Push for solar

Now that solar costs have declined rapidly making them competitive with conventional energy, this year’s Budget offers reasonable feed-in tariffs to incentivise farmers to switch to solar pumpsets. Ask any urban homeowner who has applied for domestic roof-top solar under Jawaharlal Nehru National Solar Mission.

Discoms in most states are reluctant to install net-meters or offer feed-in tariffs to anyone except the large industrial and commercial users, that too after much chasing and haggling. How a small farmer with a tiny irrigation pumpset can persuade his local utility to agree to feed-in tariffs and install net meters is anyone’s guess.

This year’s Budget offers reasonable feed-in tariffs to incentivise farmers to switch to solar pumpsets. Credit: Reuters

This year’s Budget offers reasonable feed-in tariffs to incentivise farmers to switch to solar pumpsets. Credit: Reuters

Additional outlays for solar and wind are welcome, but the government needs to allay uncertainties over duties and anti-dumping provisions. Other provisions in the Budget such as allowing large corporates access to the bond market to meet a quarter of their debt needs is a welcome measure for large companies in the renewable energy business.

Questions on financing remain

Budget 2018 has chalked out ambitious outlays in different spheres, especially in the farming sector. How will they be financed? Apart from the long-due long-term capital gains tax announced in the Budget, much of the money has already come into the government’s kitty from the sale of its entire 51.1% stake in HPCL to another oil behemoth, ONGC for a whopping Rs 36,915 crores. In fact, with this sale, the government has exceeded its target for disinvestment proceeds by an incredible Rs 20,000 crores.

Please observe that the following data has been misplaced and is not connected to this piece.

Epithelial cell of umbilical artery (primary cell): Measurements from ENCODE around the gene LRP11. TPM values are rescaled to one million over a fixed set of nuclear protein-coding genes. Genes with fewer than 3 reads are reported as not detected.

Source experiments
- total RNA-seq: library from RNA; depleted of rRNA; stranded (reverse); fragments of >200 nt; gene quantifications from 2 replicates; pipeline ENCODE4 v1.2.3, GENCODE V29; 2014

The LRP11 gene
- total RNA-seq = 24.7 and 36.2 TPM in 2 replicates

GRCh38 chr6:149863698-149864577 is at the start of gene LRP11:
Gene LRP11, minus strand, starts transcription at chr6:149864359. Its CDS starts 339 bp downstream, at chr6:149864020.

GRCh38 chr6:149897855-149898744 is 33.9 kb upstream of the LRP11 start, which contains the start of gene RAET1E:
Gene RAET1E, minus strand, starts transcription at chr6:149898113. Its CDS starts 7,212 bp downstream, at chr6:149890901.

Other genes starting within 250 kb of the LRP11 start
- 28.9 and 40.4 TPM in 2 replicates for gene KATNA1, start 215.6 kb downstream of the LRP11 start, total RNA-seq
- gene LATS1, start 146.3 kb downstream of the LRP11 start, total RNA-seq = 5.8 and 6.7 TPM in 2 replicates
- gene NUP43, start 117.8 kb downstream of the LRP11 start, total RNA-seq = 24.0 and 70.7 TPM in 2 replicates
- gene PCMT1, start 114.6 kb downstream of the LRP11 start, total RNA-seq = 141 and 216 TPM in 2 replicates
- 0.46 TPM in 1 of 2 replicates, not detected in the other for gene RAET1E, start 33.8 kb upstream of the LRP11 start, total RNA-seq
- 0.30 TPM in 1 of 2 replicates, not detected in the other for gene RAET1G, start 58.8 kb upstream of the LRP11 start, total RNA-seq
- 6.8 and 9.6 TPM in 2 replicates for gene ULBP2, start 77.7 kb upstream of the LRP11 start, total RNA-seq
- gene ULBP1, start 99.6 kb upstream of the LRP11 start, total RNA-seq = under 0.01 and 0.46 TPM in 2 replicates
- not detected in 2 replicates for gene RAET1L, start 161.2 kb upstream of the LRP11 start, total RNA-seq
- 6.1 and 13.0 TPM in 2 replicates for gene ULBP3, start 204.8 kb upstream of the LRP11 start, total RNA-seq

Also read: Post Budget, All Signs Point to an Impending Strategic Sale in National Petroleum Companies


Similar moves had been contemplated by earlier governments as well, but this opportunistic scheme was never implemented. Sale of one PSU to another is a clever way of sponging off a profitable PSU’s balance sheet without giving up government ownership. Except that, with the past three years of low oil prices, ONGC might have borrowed from the debt market to pay for the purchase.

In fact, ONGC chairman is on record saying he would need to use the company’s cash reserves, borrow from the debt market and sell ONGC’s existing stakes in IOCL and GAIL to fund this purchase. The last is self-defeating in as much as it dilutes government control (through ONGC) in IOCL and GAIL.

Integration of upstream ONGC with refiner and marketer HPCL is expected to create synergies which might be useful at a time when international oil prices are hardening. But these can be achieved only after the logistical nightmare of merging two behemoths is successfully tackled. If ONGC chooses to remain a holding company and allow BPCL to retain its distinct corporate identity, the promised synergies will require some innovative accounting.

Currently, India imports almost four out of five barrels of crude it consumes. Prime Minister Modi wants to bring down oil imports by 10% by 2022. With ONGC’s cash reserves deployed in the acquisition of HPCL, how is the integrated oil behemoth going to achieve this laudable but unrealistic objective?

Sudha Mahalingam is an independent energy consultant and former member, Petroleum and Natural Gas Regulatory Board.